Boca Raton History Part 3: Addison Mizner, The Land Boom, and The Great Depression

boca raton history part 3 - addison mizner and the land boom

Images and sources were provided in partnership and with immense gratitude to the Boca Raton Historical Society.

In the annals of Boca Raton's young history, the city has seen many historically significant names pass through its ranks. Today, the city is renowned for its gorgeous white sand beaches, remarkable luxury, and thriving business climate. From its initial groundbreaking via the likes of Henry Flagler and his agent, Thomas Moore Rickards, Boca Raton went from an untamed wetland to a global resort destination in less than a century. There are several crucial events from the late 19th century forward that deserve the attribution of success from Boca Raton historians: The importance of Boca Raton during the Second World War, establishing the lone RADAR school which led to the defeat of Nazi Germany among other factors. Then there is the IBM campus, where the personal computer (PC) was invented during Project Acorn, a major development in a city not among the first when "tech capitals" come to mind. The Yamato Colony of 1903, spearheaded by Jo Sakai left an indelible presence and one of the most majestic sanctuaries in South Florida. These names and events all played a crucial role in the ascension of one of South Florida's finest cities, but perhaps none played a bigger role than Addison Mizner. A short drive around Downtown Boca Raton will yield dozens of examples of his namesake. Whether that be on luxurious condos like Mizner Court or Mizner Tower, the famous Mizner Park, which includes some of the best shopping and retail in Boca Raton, the Addison Hotel, which features prominently in our holiday and event blogs for their decadent pre-fixe meals, and event the Addison Mizner Elementary School. Today's Boca Raton Historical Blog will dive into the life and times of Addison Mizner, the man he was, the things he accomplished, his downfall at the hands of the Great Depression, and the impact we feel today all across Palm Beach County.

Who Was Addison Mizner?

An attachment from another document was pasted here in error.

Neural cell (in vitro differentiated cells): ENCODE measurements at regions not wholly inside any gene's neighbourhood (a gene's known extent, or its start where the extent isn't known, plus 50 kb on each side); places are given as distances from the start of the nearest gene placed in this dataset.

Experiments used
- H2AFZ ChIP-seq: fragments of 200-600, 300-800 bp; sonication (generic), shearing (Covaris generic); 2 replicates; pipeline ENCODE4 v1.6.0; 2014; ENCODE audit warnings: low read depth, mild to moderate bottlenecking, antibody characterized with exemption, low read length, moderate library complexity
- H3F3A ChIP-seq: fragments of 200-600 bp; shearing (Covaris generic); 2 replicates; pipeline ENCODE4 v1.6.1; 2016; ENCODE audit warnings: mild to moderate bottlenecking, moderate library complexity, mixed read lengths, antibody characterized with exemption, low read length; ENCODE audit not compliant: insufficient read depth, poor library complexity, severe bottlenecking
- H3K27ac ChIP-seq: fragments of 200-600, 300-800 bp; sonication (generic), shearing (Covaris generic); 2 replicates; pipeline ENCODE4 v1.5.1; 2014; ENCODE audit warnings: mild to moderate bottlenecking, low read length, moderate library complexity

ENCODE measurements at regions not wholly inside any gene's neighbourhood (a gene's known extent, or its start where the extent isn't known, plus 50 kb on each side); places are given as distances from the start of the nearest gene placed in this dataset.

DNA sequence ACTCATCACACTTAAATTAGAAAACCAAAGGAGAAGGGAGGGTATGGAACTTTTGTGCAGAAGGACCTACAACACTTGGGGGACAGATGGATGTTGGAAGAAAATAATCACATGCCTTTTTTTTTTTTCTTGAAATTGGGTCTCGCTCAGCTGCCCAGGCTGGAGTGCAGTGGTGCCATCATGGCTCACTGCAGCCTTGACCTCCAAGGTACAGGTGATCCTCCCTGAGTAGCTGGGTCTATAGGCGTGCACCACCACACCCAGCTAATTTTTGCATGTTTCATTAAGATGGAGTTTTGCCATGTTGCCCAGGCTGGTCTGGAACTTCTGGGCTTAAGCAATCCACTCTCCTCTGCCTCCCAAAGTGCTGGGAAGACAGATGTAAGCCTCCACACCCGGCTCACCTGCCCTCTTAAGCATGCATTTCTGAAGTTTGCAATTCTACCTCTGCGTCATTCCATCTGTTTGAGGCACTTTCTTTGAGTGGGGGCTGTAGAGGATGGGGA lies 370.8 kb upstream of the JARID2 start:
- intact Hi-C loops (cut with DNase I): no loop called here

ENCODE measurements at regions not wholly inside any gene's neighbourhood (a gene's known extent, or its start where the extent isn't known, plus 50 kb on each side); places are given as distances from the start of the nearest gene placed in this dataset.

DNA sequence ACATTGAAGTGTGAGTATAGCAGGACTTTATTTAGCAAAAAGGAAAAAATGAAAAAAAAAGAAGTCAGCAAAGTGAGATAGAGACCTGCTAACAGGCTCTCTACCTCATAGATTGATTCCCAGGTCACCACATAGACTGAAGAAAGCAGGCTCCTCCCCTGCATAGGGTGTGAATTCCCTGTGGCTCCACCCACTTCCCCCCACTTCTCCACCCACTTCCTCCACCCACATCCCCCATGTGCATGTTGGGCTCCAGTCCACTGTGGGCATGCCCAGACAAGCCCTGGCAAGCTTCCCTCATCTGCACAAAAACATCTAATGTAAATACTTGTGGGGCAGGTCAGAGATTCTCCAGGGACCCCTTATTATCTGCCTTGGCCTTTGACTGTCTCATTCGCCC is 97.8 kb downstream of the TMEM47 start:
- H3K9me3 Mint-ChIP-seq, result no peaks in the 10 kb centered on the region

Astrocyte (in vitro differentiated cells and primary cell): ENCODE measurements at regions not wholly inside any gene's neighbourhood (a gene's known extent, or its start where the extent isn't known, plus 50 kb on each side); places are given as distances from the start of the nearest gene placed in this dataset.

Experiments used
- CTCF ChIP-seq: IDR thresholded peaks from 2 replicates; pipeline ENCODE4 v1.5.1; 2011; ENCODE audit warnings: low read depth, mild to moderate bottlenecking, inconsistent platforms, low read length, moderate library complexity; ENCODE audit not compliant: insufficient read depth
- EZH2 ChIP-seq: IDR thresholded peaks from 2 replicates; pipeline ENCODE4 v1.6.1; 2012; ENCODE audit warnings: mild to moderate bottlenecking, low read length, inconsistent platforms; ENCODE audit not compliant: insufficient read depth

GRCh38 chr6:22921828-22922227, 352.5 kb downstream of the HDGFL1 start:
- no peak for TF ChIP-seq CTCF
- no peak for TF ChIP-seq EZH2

Addison Mizner was an American Architect born in Benicia, California in 1872. The child of Lansing B. Mizner, a lawyer, senator, and Minister to Central America, Mizner enjoyed a remarkably wide array of travel experiences in his youth. As a youth, Mizner visited China, and briefly mined for gold in the Canadian Yukon. In 1889, at the age of 15, Mizner journeyed with his father to Guatemala. His first stop in Mazatlan, Mexico was his first encounter with the Hispanic world. He would then go on to describe this as the greatest day of his life. He and his father both spoke fluent Spanish by the end of his tenure, where Mizner would remain - visiting Costa Rica, Nicaragua, and Honduras before his return to California. It was here that Mizner first became enamored with the blended architectural styles, combining Spanish influence with native practicality. Though Mizner lacked formal training, he apprenticed with San Francisco Architect Willis Jefferson Polk, earning his place as an architect. By 1904 he relocated to New York City, and eventually to Port Jefferson, Long Island. Though he never built any homes in his first five years there, he did receive commissions for interior design, including those on luxury yachts. At age 46, in January 1918, Mizner visited Palm Beach, Florida for the first time. 

handpainted famous portrait of architect addison mizner

Famous Handpainted Portrait of Addison Mizner

Mizner Comes to Boca

To use a colloquial expression: Henry Flagler walked, so Addison Mizner could run. It was the historic industrialist who built the remarkable Breakers and Royal Poinciana Hotel. Mizner noted that both were built with wood in a more northerly style, rather than in the stucco, stone, and colored tile of Central American structures. Unironically, Mizner's concern for hurricane susceptibility would ring true when the 1928 Okeechobee Hurricane destroyed much of the Royal Poinciana Resort, leading to its eventual demolition and sale across the early 1930s. Mizner would truly carve out his influence during the Florida Land Boom, which lasted from 1924 to 1926.  

mizner development corporation brochure

A Snippet from one of the Mizner Development Corporation brochures showcasing the flowery language and idyllic concept of what would later become the city we know today.

Boca Raton: A Grand Vision